1. Hyper-personalization: One size can never fit all. Every product, service and process must be relevant to the target customer. At IndiaFirst, we have created eight distinct customer personas. Each character comes with their motivators and has their own stack of keywords, visuals, and triggers. This helps to organize thoughtful and coherent interactions relevant to the character. With every interaction, the personalization improves and helps us deliver an enhanced customer experience.

2. Audit communication to make it meaningful: The success of all persuasion techniques relies on – relevance! As brilliant as the communication is, its relevance should be checked at regular intervals. Audits identify and correct defects and provide opportunities for improvisation. Periodic audits help ensure a flawless email system. It’s essential to make every interaction count, even the smallest ones. You hit the nail on the head when the relevant recipients receive the relevant content through the relevant medium.

3. Rules engines to prohibit spam: A working professional receives an average of 120 e-mails per day. It is imperative that we send distinctive and impactful emails that break up this clutter. Customers are only interested in engaging if it’s on their terms – qualitatively and quantitatively. Otherwise, they call it spam.
We have invested in technology that sets rules. For example, the number of communication items going to different customers and the disbursement channels, such as WhatsApp, SMS, email, real mail, phone calls, etc., will depend on the life stage of their relationship with we.

4. Segment of a: Segmentation today is all about providing personalization at a micro level. Segment One uniquely targets each individual. Customers who engage with us leave a certain imprint on our systems. A proprietary database and technical approach decodes information to provide personalized communication. A personalized experience is useful, usable, desirable, differentiated and will organically ensure customer delight.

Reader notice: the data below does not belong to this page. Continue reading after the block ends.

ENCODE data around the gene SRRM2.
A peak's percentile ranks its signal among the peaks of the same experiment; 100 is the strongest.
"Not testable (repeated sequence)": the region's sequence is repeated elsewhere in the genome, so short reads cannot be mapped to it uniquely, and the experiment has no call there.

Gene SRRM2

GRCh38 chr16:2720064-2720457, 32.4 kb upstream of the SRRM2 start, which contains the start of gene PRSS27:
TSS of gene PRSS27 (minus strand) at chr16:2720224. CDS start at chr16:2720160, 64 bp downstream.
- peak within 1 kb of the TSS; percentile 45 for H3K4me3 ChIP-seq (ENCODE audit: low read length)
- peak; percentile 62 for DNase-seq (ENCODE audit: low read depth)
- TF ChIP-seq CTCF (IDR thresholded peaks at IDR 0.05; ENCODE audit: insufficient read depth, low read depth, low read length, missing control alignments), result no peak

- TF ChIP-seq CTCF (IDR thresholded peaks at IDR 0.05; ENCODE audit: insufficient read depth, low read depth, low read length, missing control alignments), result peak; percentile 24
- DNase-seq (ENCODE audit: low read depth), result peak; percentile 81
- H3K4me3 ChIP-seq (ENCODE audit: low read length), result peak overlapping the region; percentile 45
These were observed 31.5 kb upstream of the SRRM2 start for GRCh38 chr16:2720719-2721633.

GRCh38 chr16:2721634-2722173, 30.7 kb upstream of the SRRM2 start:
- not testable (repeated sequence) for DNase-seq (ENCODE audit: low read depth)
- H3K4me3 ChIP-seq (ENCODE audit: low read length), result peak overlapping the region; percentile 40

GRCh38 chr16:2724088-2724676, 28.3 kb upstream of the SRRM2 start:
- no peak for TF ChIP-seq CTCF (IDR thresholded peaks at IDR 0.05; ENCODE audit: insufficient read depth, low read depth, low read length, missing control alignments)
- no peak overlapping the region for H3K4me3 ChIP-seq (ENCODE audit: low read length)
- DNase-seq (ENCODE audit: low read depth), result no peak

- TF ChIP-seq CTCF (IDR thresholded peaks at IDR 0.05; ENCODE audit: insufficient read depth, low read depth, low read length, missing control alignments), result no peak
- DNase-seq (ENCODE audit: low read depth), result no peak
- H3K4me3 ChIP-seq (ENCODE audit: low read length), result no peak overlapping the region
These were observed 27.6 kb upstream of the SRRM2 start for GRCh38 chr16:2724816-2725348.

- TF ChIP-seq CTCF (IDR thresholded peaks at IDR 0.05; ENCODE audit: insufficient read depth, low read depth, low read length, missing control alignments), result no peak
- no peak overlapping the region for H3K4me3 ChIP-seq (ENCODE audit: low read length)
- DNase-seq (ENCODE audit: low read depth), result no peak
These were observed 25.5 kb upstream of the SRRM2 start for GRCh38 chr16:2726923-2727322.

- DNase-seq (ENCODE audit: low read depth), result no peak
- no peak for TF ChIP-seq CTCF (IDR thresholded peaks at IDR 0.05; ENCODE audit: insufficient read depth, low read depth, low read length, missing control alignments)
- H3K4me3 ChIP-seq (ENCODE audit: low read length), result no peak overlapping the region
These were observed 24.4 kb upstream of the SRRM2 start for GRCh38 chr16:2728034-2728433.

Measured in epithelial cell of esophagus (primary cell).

Extending a career counseling service to Mr and Mrs Shah when they partially withdraw their ULIP for their son’s higher education, or providing bereavement counseling to Mr Iyer, who just lost his wife, are illustrations from Segment of One.

Customization is the super structure built on the basis of “Walking the Talk”. If the superstructure is built on a weak foundation, it is doomed to collapse. Therefore, getting the basics right is of utmost importance. It is essential to earn the trust of customers by simply doing what one could or would do. Making commitments and sticking to them is the foundation upon which the superstructure of personalization can be built.

Remember that excellence is not what you deliver through your service, it’s what the customer gets out of it!

The author is the Deputy Managing Director of IndiaFirst Life. The opinions expressed are personal.